What is Hepatitis B?
Hepatitis B is viral disease that affects the liver. It is caused by the hepatitis B virus (HBV). While most patients recover fully, it can lead to cirrhosis of the liver and liver cancer. It occurs in certain populations in the United States, but is a much more widespread health issue worldwide. Experts estimate that about 1 million Americans are infected with HBV. In contrast, there are about 350 million people worldwide with hepatitis B, including nearly 700,000 yearly fatalities. International travelers may be at risk of contracting hepatitis B depending upon their immune status and their destinations.
How is hepatitis B transmitted?
Hepatitis B is transmitted from contaminated blood, semen and bodily fluids. This is why blood for transfusions or organs to be transplanted is carefully tested for the presence of HBV (and many other diseases) to protect the recipients. Hepatitis B is a sexually transmitted disease. Newborns can contract the virus if the mother has hepatitis B.
What are the symptoms?
Hepatitis B symptoms include fever, fatigue, nausea, vomiting and joint pains. A characteristic symptom is jaundice when the eyes and skin turn yellow. Jaundice develops gradually and is rarely noticed by the infected person himself. All of these symptoms are called non-specific, meaning that they can occur in many other diseases also. This disease is not nearly as contagious as hepatitis A, which spreads from person to person much more easily. HBV infected people can have silent infections and can still transmit the disease to others. Fortunately, most hepatitis B patients recover fully, but a minority never clear the infection and can develop chronic medical complications. After complete recovery, the individual is immune to hepatitis B infection for life. A minority of hepatitis B patients have progressive disease. Liver transplantation has been performed to save hepatitis B patients with liver failure whose survival is in jeopardy. There are also individuals who never clear the HBV, but yet they never develop any illness. These people are called hepatitis B carriers.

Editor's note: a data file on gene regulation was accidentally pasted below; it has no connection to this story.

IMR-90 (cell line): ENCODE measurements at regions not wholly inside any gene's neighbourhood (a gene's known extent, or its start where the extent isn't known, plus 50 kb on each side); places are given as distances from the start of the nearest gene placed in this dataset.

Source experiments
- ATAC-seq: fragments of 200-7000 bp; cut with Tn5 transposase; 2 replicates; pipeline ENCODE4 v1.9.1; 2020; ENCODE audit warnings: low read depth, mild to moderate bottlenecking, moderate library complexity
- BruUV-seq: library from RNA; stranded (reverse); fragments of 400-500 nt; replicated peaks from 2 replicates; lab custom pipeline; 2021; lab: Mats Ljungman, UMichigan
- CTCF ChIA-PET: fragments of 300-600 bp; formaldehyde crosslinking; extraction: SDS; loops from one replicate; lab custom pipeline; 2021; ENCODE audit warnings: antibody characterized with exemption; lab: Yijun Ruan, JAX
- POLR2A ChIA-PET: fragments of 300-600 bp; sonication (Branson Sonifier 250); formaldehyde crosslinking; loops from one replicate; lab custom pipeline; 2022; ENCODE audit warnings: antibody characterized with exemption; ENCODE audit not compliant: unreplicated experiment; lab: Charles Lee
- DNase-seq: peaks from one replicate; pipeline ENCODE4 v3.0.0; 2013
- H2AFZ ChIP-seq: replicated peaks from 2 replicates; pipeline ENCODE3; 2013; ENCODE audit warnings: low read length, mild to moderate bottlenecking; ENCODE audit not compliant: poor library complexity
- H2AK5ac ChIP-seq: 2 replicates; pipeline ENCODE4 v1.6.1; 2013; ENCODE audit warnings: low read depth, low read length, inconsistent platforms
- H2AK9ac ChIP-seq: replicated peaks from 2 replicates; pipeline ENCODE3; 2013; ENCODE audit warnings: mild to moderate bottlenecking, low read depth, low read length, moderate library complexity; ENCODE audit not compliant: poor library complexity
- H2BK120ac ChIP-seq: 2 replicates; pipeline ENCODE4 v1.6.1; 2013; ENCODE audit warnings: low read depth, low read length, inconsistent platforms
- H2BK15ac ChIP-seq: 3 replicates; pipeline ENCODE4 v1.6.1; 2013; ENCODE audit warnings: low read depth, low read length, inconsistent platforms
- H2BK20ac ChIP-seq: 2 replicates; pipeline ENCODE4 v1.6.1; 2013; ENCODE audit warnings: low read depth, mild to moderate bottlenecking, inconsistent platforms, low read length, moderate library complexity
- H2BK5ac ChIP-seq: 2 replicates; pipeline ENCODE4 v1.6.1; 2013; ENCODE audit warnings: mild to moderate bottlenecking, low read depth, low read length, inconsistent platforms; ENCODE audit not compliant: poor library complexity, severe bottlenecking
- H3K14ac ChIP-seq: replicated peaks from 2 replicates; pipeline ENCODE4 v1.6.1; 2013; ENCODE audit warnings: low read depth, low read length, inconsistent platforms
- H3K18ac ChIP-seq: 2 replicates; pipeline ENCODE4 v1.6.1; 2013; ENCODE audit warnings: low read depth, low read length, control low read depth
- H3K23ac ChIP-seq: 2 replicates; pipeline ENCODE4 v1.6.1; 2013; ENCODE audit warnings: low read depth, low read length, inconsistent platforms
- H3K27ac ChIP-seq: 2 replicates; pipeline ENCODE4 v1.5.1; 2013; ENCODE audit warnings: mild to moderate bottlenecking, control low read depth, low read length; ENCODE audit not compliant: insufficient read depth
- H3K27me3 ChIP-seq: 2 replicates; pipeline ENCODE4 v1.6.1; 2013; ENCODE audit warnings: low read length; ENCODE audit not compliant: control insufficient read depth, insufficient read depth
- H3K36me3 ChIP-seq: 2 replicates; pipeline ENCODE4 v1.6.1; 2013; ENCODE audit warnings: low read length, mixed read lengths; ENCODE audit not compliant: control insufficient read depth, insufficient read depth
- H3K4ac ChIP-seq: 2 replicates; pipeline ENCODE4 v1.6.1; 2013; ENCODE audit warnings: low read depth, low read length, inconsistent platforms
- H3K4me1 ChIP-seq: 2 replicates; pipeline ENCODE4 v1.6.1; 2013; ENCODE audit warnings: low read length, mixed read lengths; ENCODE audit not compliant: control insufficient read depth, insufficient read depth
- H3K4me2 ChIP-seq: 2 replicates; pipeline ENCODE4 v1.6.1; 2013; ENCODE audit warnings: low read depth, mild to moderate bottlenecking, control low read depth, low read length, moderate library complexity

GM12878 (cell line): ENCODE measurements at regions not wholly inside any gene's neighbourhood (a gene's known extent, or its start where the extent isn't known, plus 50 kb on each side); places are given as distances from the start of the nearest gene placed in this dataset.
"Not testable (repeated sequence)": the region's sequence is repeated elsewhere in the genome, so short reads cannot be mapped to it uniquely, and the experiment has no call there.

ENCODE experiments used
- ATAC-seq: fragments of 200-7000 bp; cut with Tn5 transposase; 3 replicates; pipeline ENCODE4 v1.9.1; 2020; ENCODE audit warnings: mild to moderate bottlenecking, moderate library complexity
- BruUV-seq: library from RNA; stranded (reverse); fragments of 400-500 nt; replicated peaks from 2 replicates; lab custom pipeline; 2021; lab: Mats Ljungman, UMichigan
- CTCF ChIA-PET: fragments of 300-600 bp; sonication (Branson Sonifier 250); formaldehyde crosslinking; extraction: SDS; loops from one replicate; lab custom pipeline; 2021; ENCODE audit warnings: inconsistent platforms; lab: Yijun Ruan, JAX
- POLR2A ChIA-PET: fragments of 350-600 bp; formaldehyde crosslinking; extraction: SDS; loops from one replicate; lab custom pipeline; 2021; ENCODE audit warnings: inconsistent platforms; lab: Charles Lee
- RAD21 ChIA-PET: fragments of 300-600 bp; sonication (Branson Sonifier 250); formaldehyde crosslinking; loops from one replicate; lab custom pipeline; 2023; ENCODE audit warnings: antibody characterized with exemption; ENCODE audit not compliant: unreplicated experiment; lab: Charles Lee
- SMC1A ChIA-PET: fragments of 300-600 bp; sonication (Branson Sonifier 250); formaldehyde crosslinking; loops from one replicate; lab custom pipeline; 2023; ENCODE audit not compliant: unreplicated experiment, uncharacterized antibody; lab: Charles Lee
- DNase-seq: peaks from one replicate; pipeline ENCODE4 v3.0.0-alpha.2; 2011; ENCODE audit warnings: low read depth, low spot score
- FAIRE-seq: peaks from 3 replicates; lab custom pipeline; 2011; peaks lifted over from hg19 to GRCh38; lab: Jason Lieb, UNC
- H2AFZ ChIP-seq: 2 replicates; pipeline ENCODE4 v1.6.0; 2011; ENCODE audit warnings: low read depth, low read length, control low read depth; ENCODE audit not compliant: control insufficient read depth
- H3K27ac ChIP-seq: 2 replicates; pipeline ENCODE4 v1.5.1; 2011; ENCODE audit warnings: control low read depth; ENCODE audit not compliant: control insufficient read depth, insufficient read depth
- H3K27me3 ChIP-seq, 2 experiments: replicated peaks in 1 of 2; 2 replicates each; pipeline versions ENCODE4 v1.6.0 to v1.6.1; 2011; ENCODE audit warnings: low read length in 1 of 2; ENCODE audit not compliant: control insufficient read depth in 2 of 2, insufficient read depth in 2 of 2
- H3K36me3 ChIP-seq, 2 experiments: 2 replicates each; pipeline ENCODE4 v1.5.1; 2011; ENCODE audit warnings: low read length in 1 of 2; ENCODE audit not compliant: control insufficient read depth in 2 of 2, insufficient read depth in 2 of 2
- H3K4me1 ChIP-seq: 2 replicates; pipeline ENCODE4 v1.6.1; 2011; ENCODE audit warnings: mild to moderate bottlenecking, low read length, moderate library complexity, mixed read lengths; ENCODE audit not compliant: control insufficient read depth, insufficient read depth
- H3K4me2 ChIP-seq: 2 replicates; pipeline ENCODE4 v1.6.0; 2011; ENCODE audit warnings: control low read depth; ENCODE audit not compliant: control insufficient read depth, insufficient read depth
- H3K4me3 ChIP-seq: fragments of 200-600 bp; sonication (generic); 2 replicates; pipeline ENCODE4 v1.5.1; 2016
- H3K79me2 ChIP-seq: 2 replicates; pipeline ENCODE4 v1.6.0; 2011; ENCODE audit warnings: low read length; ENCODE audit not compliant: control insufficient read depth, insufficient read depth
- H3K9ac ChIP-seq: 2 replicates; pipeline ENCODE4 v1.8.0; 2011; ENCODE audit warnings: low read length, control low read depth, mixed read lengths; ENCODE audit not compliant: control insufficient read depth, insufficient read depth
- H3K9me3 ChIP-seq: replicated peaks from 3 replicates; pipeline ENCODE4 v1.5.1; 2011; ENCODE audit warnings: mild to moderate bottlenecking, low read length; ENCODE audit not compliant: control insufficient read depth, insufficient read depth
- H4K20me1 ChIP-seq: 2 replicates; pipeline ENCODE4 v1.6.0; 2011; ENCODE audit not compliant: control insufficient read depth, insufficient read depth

How is hepatitis B diagnosed?
If your doctor suspects that you have hepatitis B, then there are accurate blood tests available to establish the diagnosis.
Is treatment available?
Viral diseases generally are not treated with specific medications like antibiotics. Nearly all patients recover fully from hepatitis B, although the illness can last for months. After recovery, the individual is immune from future hepatitis B infection. There are special medications available for patients who do not clear the hepatitis B virus and develop liver disease.
Can hepatitis B be prevented?
Definitely. There is a safe and effective vaccine available that provides excellent protection. It is currently recommended to all infants in order to protect them from future infections of HBV. International travelers may be at risk and should discuss hepatitis B vaccination with their travel doctors. Ideally, this should occur months before departure, but even last minute vaccination can offer protection. Individuals can also reduce their risk by engaging only in safe sex practices and not sharing razors and toothbrushes with individuals known to be infected.